Father-Son Duo to Serve Time for $20 Million Lottery Scheme


A father and son are having their day in court after a decade of lying and plotting to defraud the Massachusetts State Lottery — illegally claiming more than $20 million in lottery winnings to avoid federal taxes.

Ali Jaafar, 63, was sentenced to five years in prison and his son Yousef, 29, is serving a 50-month sentence for “unlawfully” selling more than 14,000 lottery tickets in a “ten percent” scheme at several convenience stores across the state from 2011 to June 2020, the US Attorney for the District of Massachusetts said in a statement press release. The fraud resulted in $6 million in state tax losses.

The Jaafars buy lottery tickets at a discount from people who don’t want to identify themselves – lottery winners in the state are required by law to produce identification in order to collect their winnings. This allowed winners to avoid any outstanding taxes or child support payments, which the US Attorney for the District of Massachusetts says will be deducted from prize money if owed.

RELATED: A Florida woman was scammed out of $11,000 by people claiming to be an Arizona lottery winner. Now she wants justice.

The scammers paid convenience stores to point out winners and then lied to the Massachusetts State Lottery Commission to claim prizes on their behalf. As a “direct result of this case,” the commission will withdraw or suspend more than 40 licensed lottery agents, Acting US Attorney Joshua S. Levy said in a press release. “This case is essentially a complex tax fraud.”

“Rather than using business acumen and skill to build a reputable, multi-generational family business, the Jaafars conducted a complex, decade-long tax and lottery scam and built a vast network of co-conspirators to further their illicit activities. Tax violations were erroneously reported.” “Victimless crimes are considered victimless crimes, but it’s the honest, law-abiding citizen who is harmed when someone tries to rig our nation’s tax system,” said Joleen Simpson, for the Internal’s criminal investigation Revenue Service special agent in Boston, in the press release.

Ali, his other son Mohamed (who is awaiting conviction after pleading guilty to conspiracy to defraud the Internal Revenue Service in November) and Yousef have been among the most successful single cashiers in the state for years.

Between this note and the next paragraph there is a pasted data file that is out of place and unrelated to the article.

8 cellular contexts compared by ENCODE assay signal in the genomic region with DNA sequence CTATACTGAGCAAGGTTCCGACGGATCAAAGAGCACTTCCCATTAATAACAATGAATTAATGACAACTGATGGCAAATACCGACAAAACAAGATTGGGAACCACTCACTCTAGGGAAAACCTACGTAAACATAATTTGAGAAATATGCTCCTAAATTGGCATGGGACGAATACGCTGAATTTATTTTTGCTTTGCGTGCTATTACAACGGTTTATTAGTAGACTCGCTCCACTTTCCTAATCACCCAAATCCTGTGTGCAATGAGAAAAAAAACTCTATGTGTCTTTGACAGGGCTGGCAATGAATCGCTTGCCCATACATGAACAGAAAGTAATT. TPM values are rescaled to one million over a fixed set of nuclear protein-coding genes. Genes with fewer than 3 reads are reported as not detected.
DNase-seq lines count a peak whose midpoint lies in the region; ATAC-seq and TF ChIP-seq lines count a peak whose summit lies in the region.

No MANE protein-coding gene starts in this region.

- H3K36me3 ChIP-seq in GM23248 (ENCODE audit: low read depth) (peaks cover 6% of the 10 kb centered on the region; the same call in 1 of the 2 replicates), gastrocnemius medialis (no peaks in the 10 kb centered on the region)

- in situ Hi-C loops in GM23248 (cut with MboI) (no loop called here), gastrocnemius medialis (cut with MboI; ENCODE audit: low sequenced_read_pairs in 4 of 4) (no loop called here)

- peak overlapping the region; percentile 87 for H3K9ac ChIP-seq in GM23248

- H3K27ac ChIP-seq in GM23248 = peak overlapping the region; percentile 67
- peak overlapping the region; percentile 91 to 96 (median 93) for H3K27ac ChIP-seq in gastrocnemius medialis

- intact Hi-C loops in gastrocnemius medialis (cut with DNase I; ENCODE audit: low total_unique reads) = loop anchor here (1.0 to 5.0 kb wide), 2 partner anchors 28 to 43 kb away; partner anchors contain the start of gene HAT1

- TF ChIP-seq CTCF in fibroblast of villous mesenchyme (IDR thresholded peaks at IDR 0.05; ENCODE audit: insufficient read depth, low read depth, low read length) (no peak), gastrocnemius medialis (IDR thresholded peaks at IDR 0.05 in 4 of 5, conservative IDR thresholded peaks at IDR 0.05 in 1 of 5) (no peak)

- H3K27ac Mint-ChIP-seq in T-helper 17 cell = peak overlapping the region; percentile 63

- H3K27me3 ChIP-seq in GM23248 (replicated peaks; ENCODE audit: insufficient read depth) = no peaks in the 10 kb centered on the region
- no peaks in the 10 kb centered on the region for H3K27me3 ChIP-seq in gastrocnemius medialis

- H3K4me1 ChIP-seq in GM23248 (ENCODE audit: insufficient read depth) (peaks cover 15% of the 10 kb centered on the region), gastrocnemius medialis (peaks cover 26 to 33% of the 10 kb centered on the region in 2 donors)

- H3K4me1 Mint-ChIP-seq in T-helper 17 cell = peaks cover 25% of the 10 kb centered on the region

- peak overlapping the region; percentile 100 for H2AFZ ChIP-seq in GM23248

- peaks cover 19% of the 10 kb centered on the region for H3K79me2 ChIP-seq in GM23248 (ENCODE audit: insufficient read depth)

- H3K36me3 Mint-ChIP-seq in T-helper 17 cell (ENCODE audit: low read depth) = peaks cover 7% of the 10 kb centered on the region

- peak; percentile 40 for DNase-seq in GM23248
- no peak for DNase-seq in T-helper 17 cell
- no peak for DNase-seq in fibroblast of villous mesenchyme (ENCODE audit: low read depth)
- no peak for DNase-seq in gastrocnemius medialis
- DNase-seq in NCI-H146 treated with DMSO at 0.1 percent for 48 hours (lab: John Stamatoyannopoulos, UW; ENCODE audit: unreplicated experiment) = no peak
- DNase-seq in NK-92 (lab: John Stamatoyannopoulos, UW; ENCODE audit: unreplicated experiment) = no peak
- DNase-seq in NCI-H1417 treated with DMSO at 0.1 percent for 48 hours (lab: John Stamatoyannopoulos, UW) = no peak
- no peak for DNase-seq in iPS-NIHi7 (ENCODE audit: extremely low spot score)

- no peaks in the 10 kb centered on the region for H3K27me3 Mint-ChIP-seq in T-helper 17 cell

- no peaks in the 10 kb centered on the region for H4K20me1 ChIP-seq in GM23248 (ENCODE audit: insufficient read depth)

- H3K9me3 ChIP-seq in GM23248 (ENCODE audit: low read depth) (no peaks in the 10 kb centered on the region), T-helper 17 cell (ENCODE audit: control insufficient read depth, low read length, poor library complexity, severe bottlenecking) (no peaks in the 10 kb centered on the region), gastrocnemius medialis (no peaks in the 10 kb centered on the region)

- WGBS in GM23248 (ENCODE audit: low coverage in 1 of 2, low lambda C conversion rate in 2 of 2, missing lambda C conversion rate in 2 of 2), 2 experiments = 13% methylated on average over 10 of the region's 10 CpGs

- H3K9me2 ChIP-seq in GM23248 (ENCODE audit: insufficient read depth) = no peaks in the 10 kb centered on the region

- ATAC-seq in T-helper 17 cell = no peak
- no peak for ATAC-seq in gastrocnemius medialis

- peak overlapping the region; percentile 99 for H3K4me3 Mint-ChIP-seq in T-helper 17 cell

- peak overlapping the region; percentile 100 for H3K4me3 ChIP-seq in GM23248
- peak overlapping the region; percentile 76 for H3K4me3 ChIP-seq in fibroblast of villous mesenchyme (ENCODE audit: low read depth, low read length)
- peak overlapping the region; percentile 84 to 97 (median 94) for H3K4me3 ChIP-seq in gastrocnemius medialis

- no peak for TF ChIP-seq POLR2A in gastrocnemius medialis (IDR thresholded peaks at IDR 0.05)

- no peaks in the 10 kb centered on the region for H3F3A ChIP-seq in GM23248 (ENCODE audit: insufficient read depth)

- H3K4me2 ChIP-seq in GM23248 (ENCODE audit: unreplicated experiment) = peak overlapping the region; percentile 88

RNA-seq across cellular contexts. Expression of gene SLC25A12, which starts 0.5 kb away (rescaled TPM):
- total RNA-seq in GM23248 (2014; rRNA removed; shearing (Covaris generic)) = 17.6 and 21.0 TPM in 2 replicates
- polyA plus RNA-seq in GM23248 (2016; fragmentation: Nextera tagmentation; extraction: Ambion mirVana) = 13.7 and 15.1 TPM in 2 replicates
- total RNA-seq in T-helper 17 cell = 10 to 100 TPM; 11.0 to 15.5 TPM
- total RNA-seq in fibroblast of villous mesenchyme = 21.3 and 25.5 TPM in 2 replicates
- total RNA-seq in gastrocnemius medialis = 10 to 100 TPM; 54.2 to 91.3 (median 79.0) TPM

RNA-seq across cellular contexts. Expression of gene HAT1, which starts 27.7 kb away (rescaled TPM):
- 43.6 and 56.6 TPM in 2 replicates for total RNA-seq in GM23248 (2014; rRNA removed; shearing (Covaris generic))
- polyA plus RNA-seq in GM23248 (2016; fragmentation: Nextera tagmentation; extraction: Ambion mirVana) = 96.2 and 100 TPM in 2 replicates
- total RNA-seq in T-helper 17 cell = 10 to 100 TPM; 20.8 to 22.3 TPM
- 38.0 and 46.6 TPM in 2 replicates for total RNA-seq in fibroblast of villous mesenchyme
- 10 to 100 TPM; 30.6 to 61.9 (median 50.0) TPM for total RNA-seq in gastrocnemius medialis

“This case should serve as a warning to those who believe they may be cheating the system for their own financial gain: they will be identified, prosecuted and held accountable,” Levy said.

RELATED: This retired mathematician won $26 million from state lotteries…legally

In addition to cheating the commission, the Jaafars then reported their winnings as fake gambling losses on their income tax returns, allowing the family members to avoid federal income taxes and collect fraudulent tax refunds totaling $1.2 million.

Ali and Yousef were convicted by a federal court in December of conspiracy to defraud the Internal Revenue Service and conspiracy to launder money. In both cases, an incorrect tax return was also filed. They were ordered to forfeit their profits from the plan and pay $6,082,578 in damages.

“The outcome of this case sends a clear signal that anyone who engages in evading financial obligations through fraudulent lottery winning claims faces real and serious consequences,” said Mark William Bracken, interim executive director of the Massachusetts State Lottery, in a statement.

Source link


Please enter your comment!
Please enter your name here

Share post:




More like this

How to Change Careers: A Step-by-Step Guide

Changing careers...

RBI draws up plan to make non-bank e-payments safer

MUMBAI: Have you ever downloaded an app that...

Competition concerns in the age of AI

Henry Hauser is advice in Perkins Coieserves in...

The Best Paying Jobs In Consumer Services

Some professionals...